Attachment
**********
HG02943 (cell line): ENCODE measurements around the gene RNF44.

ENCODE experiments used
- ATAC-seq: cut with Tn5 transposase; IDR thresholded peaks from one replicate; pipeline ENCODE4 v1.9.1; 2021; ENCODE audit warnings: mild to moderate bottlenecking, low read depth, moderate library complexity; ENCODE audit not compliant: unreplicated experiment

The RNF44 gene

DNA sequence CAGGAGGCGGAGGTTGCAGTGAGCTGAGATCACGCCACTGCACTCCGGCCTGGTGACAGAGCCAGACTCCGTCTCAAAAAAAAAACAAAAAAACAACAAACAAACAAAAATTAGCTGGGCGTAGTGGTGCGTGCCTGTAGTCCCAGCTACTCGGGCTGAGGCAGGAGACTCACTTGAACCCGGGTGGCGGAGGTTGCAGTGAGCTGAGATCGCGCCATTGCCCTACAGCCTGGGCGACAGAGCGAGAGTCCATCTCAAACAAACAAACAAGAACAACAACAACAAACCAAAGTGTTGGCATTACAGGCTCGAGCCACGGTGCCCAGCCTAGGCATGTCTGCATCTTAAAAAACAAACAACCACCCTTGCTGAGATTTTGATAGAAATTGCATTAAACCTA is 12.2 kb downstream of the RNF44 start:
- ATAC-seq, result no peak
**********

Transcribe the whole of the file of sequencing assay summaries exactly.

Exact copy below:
HG02943 (cell line): ENCODE measurements around the gene RNF44.

ENCODE experiments used
- ATAC-seq: cut with Tn5 transposase; IDR thresholded peaks from one replicate; pipeline ENCODE4 v1.9.1; 2021; ENCODE audit warnings: mild to moderate bottlenecking, low read depth, moderate library complexity; ENCODE audit not compliant: unreplicated experiment

The RNF44 gene

DNA sequence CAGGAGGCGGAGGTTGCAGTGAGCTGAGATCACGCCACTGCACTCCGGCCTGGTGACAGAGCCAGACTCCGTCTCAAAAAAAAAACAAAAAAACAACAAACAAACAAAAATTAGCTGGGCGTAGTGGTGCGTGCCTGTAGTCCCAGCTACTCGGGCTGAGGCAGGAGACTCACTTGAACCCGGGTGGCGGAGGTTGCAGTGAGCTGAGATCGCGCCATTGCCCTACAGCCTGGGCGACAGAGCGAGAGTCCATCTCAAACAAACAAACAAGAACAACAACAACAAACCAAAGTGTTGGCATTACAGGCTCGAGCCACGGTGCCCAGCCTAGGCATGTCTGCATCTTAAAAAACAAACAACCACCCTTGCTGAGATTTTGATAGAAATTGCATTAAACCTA is 12.2 kb downstream of the RNF44 start:
- ATAC-seq, result no peak